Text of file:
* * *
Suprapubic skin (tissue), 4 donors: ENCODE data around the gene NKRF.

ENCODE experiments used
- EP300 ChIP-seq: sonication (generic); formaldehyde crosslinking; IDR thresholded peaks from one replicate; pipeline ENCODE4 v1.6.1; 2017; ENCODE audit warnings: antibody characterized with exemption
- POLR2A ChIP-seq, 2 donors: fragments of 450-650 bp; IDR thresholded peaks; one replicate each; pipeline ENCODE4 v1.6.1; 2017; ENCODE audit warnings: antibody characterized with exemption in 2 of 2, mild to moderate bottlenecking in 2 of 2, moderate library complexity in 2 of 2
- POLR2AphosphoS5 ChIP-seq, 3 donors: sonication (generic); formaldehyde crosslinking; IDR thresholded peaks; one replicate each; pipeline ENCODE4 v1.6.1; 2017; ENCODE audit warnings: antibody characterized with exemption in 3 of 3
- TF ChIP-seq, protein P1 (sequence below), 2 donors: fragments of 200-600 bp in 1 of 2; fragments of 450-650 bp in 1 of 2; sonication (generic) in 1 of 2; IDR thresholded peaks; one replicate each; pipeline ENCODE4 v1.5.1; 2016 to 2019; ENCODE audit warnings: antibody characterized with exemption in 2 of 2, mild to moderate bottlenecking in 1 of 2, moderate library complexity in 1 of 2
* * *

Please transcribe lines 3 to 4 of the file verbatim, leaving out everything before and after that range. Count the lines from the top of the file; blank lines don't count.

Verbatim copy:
- EP300 ChIP-seq: sonication (generic); formaldehyde crosslinking; IDR thresholded peaks from one replicate; pipeline ENCODE4 v1.6.1; 2017; ENCODE audit warnings: antibody characterized with exemption
- POLR2A ChIP-seq, 2 donors: fragments of 450-650 bp; IDR thresholded peaks; one replicate each; pipeline ENCODE4 v1.6.1; 2017; ENCODE audit warnings: antibody characterized with exemption in 2 of 2, mild to moderate bottlenecking in 2 of 2, moderate library complexity in 2 of 2